Rod Barnes’ CSU Bakersfield Roadrunners finished right in the middle of the WAC standings a season ago, and with one of the WAC’s best post players in Aly Ahmed leading the way they’re hoping to take a step forward in 2015-16. In his first season on the court for CSU Bakersfield Ahmed averaged 13.9 points and 7.2 rebounds per game, with fellow forward Kevin Mays averaging 9.4 points and 8.0 rebounds per contest despite being just 6-foot-4. Add in redshirt junior Jaylin Airington and CSU Bakersfield returns not only three of its top four scorers but arguably the best front court in the WAC.

Whether or not the Roadrunners make a run at the WAC title will ultimately depend upon their guard play, with Brent Wrapp (4.4 ppg, 20.6 mpg) being their lone returnee, and junior college transfers Dedrick Basile and Justin Pride and freshman Damiyne Durham needing to be immediate contributors. The big men can get Bakersfield to the finish line, but where they’re positioned for the stretch run will be decided by the growth of their perimeter options.

Beyond the top four, Seattle and Utah Valley may be best equipped to make a push to get into the top half of the WAC. While the Redhawks did lose leading scorers Isiah Umipig and Jarell Flora from last season’s team, they do welcome back one of the conference’s better forwards in junior William Powell and Deshaun Sunderhaus returns after playing in just eight games due to injury.

As for the Wolverines, they embark on a new era as former BYU assistant Mark Pope takes over as head coach. While they did lose two of their top three scorers from a season ago, forward Donte Williams and guard Marcel Davis return, giving Pope some solid options to work with. Closing out the standings are UT-Rio Grande Valley and Chicago State, with the Vaqueros returning four starters from a season ago (but adding ten newcomers) and CSU working to account for the loss of four starters.

While conference realignment dealt New Mexico State a tough hand, the Aggies have set their sights on dominating the WAC and over the last four years they’ve managed to do that. With this being the case, it’s going to take an awful lot for someone to knock NMSU out of the WAC’s top spot.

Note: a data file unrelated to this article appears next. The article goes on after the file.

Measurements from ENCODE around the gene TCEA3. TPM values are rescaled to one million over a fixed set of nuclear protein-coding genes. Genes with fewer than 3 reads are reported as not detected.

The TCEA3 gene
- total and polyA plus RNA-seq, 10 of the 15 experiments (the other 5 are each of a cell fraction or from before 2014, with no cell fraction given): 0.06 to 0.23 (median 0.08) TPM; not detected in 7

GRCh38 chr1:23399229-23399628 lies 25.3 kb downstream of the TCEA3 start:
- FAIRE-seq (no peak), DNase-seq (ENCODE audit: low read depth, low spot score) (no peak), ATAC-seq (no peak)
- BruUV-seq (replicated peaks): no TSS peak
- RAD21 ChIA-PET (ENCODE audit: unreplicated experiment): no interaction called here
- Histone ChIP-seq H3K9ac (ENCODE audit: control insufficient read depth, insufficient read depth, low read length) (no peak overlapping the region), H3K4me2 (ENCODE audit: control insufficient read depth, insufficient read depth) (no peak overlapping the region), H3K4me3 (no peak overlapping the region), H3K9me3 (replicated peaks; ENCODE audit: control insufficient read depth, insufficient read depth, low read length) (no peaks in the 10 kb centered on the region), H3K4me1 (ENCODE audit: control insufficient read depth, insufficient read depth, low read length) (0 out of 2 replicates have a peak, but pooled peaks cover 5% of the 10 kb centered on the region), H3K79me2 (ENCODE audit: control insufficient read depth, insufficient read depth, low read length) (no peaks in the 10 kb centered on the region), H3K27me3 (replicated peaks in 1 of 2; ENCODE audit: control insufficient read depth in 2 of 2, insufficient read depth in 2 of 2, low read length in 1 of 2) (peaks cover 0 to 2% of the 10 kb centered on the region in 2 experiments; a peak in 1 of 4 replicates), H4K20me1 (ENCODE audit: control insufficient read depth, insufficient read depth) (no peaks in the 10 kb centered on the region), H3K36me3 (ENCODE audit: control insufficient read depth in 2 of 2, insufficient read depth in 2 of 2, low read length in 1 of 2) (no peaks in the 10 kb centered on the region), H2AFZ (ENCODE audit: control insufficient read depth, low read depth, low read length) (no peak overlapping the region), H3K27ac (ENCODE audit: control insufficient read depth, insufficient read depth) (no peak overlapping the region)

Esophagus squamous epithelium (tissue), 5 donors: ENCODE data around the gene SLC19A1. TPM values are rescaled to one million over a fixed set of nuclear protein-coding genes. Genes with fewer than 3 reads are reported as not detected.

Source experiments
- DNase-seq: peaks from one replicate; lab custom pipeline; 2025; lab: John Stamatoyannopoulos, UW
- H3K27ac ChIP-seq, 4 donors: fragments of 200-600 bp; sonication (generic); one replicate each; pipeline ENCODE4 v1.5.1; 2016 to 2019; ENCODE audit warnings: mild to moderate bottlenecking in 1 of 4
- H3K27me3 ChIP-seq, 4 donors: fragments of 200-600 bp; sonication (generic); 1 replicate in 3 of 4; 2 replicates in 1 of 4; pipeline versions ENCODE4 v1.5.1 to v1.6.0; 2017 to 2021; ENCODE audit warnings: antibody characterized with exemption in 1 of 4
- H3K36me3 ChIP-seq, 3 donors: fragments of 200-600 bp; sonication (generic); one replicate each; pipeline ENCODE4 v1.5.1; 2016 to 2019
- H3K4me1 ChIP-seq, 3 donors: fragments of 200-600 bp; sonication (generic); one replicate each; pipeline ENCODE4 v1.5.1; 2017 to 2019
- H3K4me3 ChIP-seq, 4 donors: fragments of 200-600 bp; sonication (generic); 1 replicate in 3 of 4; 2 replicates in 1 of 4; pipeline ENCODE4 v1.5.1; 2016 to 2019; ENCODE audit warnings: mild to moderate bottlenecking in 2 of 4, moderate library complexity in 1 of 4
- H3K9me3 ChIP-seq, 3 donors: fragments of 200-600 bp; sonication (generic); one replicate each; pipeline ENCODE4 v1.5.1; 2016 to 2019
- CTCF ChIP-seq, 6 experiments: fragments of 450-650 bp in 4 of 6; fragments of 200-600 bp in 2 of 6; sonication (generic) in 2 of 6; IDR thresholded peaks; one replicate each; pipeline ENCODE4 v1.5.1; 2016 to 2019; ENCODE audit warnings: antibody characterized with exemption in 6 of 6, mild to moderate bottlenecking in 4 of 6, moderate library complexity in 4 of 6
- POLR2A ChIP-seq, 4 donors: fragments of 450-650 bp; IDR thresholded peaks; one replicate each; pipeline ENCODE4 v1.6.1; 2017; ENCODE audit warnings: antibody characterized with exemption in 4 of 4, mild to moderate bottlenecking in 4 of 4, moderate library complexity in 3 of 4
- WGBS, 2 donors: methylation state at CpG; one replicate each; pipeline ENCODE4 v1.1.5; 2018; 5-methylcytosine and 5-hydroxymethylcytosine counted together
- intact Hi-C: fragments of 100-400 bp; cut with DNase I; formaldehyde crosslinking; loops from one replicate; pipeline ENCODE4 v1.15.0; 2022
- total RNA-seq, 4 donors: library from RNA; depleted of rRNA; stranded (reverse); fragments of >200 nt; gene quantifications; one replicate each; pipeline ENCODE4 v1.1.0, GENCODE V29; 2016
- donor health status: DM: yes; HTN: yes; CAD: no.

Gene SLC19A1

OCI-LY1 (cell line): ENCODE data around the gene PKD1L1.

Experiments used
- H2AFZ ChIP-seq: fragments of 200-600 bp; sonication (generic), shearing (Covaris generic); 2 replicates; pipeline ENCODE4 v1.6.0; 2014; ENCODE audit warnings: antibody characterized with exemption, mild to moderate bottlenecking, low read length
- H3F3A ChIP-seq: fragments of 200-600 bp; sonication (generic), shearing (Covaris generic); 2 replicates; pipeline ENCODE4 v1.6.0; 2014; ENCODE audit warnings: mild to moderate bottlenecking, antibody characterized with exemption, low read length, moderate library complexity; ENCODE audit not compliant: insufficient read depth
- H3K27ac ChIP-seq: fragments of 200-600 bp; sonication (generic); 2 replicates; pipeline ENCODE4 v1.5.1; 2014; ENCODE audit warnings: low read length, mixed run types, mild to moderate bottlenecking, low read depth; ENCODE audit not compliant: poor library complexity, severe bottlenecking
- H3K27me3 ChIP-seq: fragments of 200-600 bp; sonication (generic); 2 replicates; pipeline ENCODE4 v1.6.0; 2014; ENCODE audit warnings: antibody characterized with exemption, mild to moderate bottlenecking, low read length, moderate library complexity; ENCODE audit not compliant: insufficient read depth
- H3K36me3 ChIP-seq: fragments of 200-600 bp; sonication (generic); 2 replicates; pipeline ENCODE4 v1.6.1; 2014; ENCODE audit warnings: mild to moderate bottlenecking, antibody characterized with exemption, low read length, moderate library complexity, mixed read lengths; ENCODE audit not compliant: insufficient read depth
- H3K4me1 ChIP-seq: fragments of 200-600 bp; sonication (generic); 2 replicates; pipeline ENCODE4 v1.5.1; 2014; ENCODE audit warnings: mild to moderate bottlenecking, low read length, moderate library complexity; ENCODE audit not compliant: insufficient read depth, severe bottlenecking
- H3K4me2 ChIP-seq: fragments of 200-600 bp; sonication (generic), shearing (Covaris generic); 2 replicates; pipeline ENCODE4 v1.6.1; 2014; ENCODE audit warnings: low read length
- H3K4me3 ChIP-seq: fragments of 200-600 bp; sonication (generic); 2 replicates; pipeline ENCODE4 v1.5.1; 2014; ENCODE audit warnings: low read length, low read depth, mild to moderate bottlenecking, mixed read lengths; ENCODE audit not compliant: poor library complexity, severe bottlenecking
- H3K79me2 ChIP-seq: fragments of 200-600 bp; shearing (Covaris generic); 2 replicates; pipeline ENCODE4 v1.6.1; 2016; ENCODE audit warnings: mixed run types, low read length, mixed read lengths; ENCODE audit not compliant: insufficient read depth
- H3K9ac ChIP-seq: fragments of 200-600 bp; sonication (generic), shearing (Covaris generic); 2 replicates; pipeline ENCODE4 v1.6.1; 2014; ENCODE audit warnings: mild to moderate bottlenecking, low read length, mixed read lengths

MORE: 2015-16 Season Preview Coverage | Conference Previews | Preview Schedule


  • Favorite: “Absolutely New Mexico State’s the favorite. They should be, hands down, until somebody proves that they can consistently contend with them. What makes them dangerous is that they’re big, they’re athletic. They have high-major size and high-major athleticism; they can roll the ball out with just about any team in the country in those aspects.”
  • Sleeper: “I think that Grand Canyon’s done a good job in recruiting. I know they can’t go to the (NCAA) tournament, but I think they’ve done a good job in building their program with some transfers and they’ve got some talented guys who have come in.””I think everybody (in the league) has upped their talent, size and athleticism. Bakersfield with what Coach (Rod) Barnes is doing over there and their size, and they’ve improved their guard play. I wouldn’t be surprised if they pushed New Mexico State. Dan Majerle and Grand Canyon. As far as the regular season, with their size and athleticism they have a chance to do some things as well.”
  • Stars to watch: “I love Siakam at New Mexico State. I thought he was a Player of the Year-caliber player last season as a freshman. I think he poses so many challenges. He’s tremendous offensively and defensively; there’s nothing the kid can’t do so. I think he’s a big-time talent.””Martez Harrison at UMKC is a very, very talented player. He’s a special guard, and I think his defensive prowess is really undersold by a lot of people. And Aly Ahmed at Bakersfield is another one who jumps out at me as being a really skilled big man who’s versatile and really hard to guard.”